Wednesday will be a big one for all you farm system devotees, as Keith Law and MLB Pipeline both drop their top Cubs prospect lists. It has been a busy week for Mr. Law, who earlier ranked the Cubs 28th ($) among all farm systems in baseball. That’s not too surprising since Law only included two Cubs among his top 100 prospects. Most other talent publications have the Cubs 6-9 spots higher, which is a little nicer.
But if you’ve been following Law’s work for a while, you know he’s always a bit different from everyone else. That’s kind of his thing. Sometimes it works, sometimes it doesn’t.
His organizational lists for ESPN Insider used to be a mixture of high-ceiling guys and at least one sleeper prospect thrown in to keep an eye on for the coming year. Last year‘s list included a couple head-scratchers, including Matt Swarmer, who was actually coming off a dominant year at Myrtle Beach and Tennessee.
Right now, though, it’s all about Law’s latest top 20 Cubs prospect list ($), which was released Wednesday morning at The Athletic. The first thing you notice is that his rankings have expanded from 10 to 20, though we already knew that from his previous teases.
Coming in at No. 1 is Brennen Davis, followed by Brailyn Marquez, both of which were obvious based on the results of the top 100. Miguel Amaya and Nico Hoerner fell in line just as you’d expect, although Law did make some comments about Amaya’s defense being “adequate.”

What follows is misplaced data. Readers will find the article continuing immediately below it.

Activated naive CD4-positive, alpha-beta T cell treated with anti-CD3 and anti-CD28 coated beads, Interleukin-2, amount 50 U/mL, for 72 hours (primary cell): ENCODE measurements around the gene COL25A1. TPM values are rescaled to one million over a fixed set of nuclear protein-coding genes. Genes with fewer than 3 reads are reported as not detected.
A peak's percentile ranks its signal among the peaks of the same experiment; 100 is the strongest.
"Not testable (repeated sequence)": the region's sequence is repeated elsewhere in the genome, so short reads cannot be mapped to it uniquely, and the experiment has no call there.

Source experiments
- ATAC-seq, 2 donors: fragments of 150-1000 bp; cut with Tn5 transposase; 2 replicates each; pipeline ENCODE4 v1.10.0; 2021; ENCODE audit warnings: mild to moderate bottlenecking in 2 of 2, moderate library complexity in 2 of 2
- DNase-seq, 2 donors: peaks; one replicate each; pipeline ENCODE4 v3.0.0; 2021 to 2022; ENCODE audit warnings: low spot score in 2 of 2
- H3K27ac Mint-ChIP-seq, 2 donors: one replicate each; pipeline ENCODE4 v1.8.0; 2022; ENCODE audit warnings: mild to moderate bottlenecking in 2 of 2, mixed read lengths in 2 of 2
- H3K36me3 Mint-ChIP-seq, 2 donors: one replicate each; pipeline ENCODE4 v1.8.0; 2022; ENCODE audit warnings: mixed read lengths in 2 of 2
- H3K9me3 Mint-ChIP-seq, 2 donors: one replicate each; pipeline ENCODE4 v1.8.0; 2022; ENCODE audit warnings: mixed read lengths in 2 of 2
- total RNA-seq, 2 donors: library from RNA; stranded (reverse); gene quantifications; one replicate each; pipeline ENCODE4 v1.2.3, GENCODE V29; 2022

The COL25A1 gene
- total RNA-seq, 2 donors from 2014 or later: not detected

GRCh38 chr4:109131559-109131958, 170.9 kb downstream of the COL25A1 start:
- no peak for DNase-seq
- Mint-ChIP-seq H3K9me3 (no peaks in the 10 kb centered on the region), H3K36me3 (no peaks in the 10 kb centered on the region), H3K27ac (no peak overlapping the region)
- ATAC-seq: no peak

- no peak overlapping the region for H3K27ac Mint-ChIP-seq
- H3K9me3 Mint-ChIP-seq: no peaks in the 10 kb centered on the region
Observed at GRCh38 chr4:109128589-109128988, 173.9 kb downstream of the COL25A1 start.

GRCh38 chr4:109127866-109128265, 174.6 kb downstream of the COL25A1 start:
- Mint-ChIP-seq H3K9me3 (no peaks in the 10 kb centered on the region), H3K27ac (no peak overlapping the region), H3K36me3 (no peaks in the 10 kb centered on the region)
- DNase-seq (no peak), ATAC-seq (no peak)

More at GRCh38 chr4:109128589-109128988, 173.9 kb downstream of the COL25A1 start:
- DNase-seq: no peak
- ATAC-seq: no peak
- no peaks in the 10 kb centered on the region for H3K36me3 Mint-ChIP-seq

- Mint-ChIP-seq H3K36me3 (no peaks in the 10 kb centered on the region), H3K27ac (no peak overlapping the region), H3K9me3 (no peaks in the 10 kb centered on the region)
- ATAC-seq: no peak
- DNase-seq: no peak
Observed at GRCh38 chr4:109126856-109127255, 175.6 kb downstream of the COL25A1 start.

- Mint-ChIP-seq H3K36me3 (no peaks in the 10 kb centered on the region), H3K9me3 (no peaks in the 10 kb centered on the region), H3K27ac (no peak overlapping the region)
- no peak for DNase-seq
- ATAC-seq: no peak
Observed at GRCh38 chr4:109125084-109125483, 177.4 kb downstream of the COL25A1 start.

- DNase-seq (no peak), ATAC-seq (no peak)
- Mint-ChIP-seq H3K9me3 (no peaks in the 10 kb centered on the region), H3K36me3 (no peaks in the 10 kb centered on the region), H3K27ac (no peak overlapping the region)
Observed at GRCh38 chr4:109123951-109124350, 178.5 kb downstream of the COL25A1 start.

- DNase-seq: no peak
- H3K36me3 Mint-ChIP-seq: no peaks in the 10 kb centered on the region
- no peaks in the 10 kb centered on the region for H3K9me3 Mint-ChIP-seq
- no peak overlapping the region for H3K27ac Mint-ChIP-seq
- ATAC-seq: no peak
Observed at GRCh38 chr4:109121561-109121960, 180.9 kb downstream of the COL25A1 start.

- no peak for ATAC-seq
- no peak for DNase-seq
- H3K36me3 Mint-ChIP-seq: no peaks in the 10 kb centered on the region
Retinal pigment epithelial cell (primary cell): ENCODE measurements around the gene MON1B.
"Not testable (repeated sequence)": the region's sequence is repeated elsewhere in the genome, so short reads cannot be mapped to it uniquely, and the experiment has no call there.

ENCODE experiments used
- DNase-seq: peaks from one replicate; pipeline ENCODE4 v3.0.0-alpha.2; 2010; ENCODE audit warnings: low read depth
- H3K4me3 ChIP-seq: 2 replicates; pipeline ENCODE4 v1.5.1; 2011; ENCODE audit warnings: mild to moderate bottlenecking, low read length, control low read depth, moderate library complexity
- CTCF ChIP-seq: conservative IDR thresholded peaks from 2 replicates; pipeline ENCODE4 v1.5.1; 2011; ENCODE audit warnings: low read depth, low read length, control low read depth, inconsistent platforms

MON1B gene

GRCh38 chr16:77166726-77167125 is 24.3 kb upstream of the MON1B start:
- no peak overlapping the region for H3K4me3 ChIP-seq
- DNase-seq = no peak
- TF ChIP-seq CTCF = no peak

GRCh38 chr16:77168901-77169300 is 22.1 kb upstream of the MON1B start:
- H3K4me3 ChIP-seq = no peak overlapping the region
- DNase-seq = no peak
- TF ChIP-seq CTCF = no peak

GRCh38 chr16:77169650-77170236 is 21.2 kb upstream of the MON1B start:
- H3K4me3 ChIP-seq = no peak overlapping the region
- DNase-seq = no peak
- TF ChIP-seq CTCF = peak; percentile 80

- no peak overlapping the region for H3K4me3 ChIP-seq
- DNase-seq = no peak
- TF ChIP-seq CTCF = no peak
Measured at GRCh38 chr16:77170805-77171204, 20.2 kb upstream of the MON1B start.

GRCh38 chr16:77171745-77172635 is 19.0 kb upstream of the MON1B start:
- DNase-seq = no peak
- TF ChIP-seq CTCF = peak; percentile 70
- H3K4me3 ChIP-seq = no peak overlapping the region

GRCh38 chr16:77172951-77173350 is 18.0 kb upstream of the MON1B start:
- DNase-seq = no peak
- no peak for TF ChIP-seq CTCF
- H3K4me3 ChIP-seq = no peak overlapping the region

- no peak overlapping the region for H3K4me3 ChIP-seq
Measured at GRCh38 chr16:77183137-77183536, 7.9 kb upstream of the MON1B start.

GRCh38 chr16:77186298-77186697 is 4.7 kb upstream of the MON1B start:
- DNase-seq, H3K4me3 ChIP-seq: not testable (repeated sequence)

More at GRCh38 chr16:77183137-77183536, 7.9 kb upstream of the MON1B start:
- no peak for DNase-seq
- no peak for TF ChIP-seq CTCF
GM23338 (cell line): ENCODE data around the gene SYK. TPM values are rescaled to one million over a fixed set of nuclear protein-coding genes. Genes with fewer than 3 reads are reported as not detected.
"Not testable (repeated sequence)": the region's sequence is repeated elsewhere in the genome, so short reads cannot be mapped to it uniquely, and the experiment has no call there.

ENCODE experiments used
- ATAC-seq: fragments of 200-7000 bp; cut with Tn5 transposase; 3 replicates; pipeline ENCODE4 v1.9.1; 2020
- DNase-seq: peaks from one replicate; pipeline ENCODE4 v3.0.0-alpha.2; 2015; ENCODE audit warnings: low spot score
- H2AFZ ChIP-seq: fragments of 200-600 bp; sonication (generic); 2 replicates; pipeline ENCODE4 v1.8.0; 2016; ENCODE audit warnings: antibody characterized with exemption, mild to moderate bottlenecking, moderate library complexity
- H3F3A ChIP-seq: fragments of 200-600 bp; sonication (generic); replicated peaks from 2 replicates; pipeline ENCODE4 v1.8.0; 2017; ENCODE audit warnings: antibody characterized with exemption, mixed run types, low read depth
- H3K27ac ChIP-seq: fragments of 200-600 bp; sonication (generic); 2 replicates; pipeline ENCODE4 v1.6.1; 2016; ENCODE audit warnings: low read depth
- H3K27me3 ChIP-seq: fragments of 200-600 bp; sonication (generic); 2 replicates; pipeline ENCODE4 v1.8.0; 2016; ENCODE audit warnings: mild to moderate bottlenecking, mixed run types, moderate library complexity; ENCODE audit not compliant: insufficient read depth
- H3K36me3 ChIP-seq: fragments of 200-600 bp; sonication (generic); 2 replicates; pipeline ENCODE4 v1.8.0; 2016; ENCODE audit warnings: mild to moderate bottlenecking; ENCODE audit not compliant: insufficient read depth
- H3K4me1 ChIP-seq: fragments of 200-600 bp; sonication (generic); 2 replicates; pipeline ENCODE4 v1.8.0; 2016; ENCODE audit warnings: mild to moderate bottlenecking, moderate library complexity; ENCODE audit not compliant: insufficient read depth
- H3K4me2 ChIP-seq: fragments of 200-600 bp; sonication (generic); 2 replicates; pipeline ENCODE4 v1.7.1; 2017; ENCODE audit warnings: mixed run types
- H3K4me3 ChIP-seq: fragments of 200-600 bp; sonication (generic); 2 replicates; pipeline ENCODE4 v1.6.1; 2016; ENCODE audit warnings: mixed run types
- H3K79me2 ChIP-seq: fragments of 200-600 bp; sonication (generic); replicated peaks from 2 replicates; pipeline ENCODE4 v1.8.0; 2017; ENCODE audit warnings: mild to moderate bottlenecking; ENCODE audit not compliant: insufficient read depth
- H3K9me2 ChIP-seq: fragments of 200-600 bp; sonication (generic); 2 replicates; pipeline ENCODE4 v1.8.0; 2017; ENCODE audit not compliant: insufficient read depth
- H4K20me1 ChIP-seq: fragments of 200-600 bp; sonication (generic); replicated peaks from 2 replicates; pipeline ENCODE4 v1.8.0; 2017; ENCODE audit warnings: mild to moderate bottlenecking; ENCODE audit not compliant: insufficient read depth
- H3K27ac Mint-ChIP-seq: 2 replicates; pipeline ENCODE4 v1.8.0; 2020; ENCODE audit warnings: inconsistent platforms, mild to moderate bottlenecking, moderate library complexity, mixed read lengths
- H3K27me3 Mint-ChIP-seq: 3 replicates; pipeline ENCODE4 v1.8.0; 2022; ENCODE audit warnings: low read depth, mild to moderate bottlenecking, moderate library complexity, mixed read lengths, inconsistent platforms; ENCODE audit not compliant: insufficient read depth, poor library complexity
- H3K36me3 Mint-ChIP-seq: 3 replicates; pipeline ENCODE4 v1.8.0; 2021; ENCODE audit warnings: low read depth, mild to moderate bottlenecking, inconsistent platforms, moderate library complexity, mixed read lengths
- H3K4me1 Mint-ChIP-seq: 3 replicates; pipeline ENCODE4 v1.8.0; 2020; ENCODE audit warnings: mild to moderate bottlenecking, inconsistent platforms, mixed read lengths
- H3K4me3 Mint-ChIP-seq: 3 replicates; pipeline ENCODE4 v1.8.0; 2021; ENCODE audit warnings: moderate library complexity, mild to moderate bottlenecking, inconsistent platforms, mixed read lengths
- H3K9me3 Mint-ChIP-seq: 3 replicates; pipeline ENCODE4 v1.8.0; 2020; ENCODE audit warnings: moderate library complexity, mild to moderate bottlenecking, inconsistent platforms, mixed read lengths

The rest of the top 10 — these are in no particular order — consists of Adbert Alzolay, Riley Thompson, Cory Abbott, Kohl Franklin, Ryan Jensen, and Cole Roederer. There were several new faces between 11-20 and I was excited to see Chris Morel in that group along with my breakout pick for this year, pitcher Chris Clarke.
Several 2019 draft picks like Michael McAvene and Chase Strumpf also are present. Continuing the trend established in other lists, catcher Ethan Hearn and pitcher Yovanny Cruz made the cut.
There’s usually one big bomb of a surprise in Law’s top 10, but that wasn’t the case this time. The only truly unexpected inclusion was that of pitcher Hunter Bigge, a two-way player at Harvard who is all-in on pitching now. He can straight-up pump the gas and has room to grow now that he’s narrowed his focus.
Hunter Bigge with a gas delivery. pic.twitter.com/JUzeoooxaj
— Itsacon (@thats_so_cub) August 12, 2019
Calling Kohl Franklin a sleeper was a bit strange, since he might be the most talked-about pitching prospect after Marquez here at Cubs Insider. Then again, our target is just one organization and not the entire league.
There were a few expected names missing, like Tyson Miller, Richard Gallardo, and Ronnier Quintero. Some might even quibble about Zack Short not making the list despite being on the 40-man. Beyond those and a few other little notes, there is nothing in Law’s list that causes me to take a different look at the system.
Even the most thorough lists that best agree with our own evaluations don’t tell the whole story, so now it’s time to see how the individuals — whether named or not — perform in 2020. The Cubs have three top-90 picks in the draft and are slated to land top shortstop Cristian Hernandez in international free agency, so the system will improve almost by default this summer.
By the Numbers Breakdown
- 8 Hitters, 12 Pitchers
- Iowa – Hoerner, Abbott, Alzolay, De La Cruz
- Tennessee – Marquez, Amaya, Keegan Thompson, Steele
- Myrtle Beach – Davis, Roederer, Morel, Jensen, McAvene, R. Thompson, Bigge
- South Bend – Franklin, Strumpf, Cruz, Clarke
- Short-season – Hearn